As an employer of foreign workers, you are likely to be faced with an inspection by the authorities to verify that the salary conditions offered are the same as those declared when applying for the permit. What are the best practices to adopt in these cases?
A frequent source of consultation with a lawyer on temporary immigration by employers is the receipt of a letter from Service Canada (LMIA) or Immigration or from Refugees and Citizenship Canada (exempt from a LMIA), notifying the employer that they will be subject to a compliance review for one of their foreign workers.
The receipt of this type of letter should not generate any particular fear. Indeed, at this stage, the authorities do not necessarily suspect fraud. Many checks are carried out as part of a random verification of compliance, as provided for in section 209.5 of the Immigration and Refugee Protection Regulations.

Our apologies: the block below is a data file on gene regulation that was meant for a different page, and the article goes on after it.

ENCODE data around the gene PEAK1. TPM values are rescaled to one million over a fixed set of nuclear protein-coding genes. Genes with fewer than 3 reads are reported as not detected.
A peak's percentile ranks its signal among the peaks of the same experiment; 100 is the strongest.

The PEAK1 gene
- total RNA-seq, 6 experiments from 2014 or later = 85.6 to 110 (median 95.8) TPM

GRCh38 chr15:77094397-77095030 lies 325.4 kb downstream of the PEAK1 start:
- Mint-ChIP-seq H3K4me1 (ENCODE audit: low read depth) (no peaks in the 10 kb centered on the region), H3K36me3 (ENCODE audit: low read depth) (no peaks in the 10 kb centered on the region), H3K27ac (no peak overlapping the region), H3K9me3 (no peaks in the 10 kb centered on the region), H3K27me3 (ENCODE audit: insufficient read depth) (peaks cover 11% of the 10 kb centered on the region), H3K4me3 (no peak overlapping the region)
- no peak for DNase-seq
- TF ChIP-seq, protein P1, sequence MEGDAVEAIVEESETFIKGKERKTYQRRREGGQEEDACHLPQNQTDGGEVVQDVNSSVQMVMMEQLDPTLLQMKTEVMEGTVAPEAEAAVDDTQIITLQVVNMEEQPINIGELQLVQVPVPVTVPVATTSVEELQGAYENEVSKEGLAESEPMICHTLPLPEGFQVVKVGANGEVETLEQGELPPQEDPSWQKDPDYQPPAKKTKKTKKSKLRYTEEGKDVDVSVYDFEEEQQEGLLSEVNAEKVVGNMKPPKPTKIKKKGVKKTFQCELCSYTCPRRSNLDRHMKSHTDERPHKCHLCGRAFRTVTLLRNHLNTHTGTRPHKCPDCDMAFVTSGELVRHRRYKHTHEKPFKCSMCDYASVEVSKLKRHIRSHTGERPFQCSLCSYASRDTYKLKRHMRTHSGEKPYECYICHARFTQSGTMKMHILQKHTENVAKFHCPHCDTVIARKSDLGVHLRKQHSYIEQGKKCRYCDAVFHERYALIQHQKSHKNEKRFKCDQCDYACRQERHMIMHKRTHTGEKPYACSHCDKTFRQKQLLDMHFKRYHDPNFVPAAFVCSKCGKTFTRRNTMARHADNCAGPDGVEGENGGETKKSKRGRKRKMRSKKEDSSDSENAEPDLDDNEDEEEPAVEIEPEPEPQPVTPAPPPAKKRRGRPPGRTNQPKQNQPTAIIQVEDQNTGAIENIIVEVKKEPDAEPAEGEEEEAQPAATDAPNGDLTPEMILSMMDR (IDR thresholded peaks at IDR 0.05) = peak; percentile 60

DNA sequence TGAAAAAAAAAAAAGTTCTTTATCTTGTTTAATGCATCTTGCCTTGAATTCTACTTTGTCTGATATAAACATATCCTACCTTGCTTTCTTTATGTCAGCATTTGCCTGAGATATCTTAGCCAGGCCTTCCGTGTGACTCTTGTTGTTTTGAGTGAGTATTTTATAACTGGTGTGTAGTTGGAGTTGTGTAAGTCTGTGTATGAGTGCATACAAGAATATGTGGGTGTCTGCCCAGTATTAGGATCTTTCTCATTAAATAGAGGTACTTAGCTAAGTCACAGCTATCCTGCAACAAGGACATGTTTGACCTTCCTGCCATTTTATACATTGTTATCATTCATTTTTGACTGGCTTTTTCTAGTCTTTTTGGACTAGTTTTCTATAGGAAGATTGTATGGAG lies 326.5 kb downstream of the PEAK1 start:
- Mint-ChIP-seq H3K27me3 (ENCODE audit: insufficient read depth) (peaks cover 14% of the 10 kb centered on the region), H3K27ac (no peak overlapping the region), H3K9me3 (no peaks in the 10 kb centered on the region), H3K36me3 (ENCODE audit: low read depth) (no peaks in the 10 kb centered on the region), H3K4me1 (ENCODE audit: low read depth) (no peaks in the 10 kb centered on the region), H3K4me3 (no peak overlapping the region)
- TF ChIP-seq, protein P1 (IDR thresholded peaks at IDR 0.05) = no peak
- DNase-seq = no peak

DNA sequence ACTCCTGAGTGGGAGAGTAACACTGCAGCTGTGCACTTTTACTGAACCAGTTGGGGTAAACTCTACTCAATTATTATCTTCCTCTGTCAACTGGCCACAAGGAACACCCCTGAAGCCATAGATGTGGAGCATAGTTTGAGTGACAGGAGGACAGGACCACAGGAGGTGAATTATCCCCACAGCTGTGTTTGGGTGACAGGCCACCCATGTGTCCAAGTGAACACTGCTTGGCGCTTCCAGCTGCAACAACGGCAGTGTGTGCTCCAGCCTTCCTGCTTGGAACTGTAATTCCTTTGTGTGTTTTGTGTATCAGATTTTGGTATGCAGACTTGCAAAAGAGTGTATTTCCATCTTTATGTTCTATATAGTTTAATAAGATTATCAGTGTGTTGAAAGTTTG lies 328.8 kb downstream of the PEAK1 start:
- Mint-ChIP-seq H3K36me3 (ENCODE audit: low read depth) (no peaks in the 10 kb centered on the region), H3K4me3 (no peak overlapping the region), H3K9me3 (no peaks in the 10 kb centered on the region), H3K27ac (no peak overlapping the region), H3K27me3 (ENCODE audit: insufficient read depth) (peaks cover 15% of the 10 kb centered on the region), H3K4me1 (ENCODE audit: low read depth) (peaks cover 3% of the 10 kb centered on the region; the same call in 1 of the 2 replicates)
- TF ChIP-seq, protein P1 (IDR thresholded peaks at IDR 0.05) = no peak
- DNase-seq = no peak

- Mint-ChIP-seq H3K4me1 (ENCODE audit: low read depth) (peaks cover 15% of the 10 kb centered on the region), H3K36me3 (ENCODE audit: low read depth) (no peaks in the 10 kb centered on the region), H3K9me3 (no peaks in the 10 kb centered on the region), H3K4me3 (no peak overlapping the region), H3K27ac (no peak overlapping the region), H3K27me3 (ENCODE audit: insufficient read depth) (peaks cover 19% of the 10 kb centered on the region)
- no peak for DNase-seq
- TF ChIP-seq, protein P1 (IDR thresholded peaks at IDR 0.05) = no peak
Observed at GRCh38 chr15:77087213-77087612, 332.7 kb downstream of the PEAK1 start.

The first recommendation is to ensure that the requested deadline is met. If you find the time limit too short, we suggest that you contact the authorities and explain why you need more time.
What are the authorities looking for?
The primary purpose of a compliance review is to ensure that the employer offers the foreign worker the conditions they declared to the authorities when hiring. They are not looking to trap or trick you.
Type of information typically requested:
- Proof of payment of the declared hourly wage;
- Respect for social benefits (insurance, pension fund, holidays, etc.) set out in the work permit application;
- Work assignments assigned to the foreign worker (must be in accordance with the statement submitted in support of the LMIA application or work permit);
- Evidence that the business has been and remains an active business.
To this effect, the following documents are most often required:
- Copies of pay stubs;
- Proof that the worker was able to take their vacation;
- Copy of the worker’s insurance coverage (if applicable);
- Proof of payment of any performance-based compensation (i.e. bonus)